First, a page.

Less jailtime for joints | The Triangle

Less jailtime for joints

Philadelphia is finally beginning to adopt progressive policies on minor drug offenses; it’s about time.

Larry Krasner, Philadelphia District Attorney, said Feb. 15 that his office dropped 51 marijuana charges, according to Newsweek. He indicated that any cases solely regarding possession of marijuana, presumably with no intent to sell, would be dropped.

Our prison systems are among the least modernized social institutions, and we lead the world in total prison population. In addition, our recidivism rate is extremely high. The National Institutes of Justice tracked recidivism in nearly half a million prisoners released in 2005. They found that more than three quarters of those released were back in prison within five years.

Another study by the Bureau of Justice Statistics found that seven percent of state prisoners and 18 percent of federal prisons were in prisons run by for-profit companies. These companies have a history marred with allegations of rampant physical abuse by guards and underreporting of violence.

These statistics show that we have a broken and deeply dysfunctional prison system in the United States, and despite the fact that it may take a backseat to taxes, infrastructure and immigration, it’s certainly a black mark on our society in desperate need of reform.

Many of these prisoners were arrested for drug related offenses, and we’re a country that’s just starting to grapple with how to effectively treat addiction. The simple fact is that incarceration isn’t it, and most Americans understand this. A 2014 Pew Center survey found that 67 percent of Americans think that the government should start focusing more on treatment rather than incarceration.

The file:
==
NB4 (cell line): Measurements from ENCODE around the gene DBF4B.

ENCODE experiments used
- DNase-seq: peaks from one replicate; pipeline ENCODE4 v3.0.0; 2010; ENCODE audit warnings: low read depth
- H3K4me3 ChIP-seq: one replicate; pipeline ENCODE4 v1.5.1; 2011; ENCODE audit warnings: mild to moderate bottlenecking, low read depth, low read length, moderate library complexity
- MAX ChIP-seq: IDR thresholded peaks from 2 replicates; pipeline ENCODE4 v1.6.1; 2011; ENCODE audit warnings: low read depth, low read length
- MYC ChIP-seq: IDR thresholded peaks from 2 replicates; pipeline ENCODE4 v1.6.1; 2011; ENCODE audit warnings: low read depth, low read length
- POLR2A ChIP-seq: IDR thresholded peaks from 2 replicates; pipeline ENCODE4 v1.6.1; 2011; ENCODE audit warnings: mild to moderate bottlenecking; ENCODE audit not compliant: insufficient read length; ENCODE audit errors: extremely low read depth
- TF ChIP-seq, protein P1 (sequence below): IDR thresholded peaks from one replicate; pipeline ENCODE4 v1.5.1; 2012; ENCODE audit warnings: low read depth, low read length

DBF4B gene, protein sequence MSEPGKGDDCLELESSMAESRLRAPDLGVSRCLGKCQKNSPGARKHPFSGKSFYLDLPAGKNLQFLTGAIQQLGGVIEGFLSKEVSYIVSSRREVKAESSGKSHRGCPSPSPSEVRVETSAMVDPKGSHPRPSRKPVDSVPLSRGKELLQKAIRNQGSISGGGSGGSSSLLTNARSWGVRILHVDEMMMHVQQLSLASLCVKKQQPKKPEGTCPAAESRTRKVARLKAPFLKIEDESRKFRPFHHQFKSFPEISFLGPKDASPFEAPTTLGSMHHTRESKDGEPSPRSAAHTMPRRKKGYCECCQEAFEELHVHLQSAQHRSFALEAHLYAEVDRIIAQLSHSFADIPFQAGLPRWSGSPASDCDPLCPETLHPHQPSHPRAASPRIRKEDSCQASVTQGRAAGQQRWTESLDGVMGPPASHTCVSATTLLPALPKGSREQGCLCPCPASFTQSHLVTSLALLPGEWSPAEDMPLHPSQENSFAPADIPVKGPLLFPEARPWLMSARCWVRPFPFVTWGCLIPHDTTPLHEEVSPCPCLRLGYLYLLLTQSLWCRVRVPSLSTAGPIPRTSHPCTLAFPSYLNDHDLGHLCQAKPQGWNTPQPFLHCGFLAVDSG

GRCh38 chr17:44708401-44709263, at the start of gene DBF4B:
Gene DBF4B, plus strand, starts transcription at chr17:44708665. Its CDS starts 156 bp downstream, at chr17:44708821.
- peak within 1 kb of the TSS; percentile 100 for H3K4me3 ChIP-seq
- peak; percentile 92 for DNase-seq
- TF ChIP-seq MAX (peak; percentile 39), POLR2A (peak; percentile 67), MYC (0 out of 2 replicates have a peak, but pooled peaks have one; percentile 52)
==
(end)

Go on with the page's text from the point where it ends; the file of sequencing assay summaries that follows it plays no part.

But often our federal laws don’t match the dominant public views on issues like this. This is especially true in our current moment, since hardline drug-hawk Jeff Sessions is reversing trends by enforcing harsher minimum sentences even for low-level drug offenders.

And marijuana is at the forefront of the conversation when it comes to drug legalization. In the 1990s we saw unprecedented perceived risk in the dangers of habitual marijuana use. Nearly 80 percent of 12th graders in a survey done by Monitoring the Future perceived a great risk for harm with regular marijuana use. Today, only 30 percent perceive regular marijuana use as having a great risk of harm. In addition, a majority of Americans support the legalization of marijuana. It’s hard to deny that the trends are changing.

Despite all of these facts — all the surveys displaying changing American values; all of the statistics about overcrowded, underfunded and ineffective prisons; all of the taxpayer dollars that prop up a system that’s proven itself failed — the federal government is still reversing any progress made in the last few decades.

And so, we should admire Pennsylvania and any state that continues to move forward on their own, coming to terms with the old failed policies and choosing to move forwards to new solutions, rather than ignorantly regressing towards inevitable failure.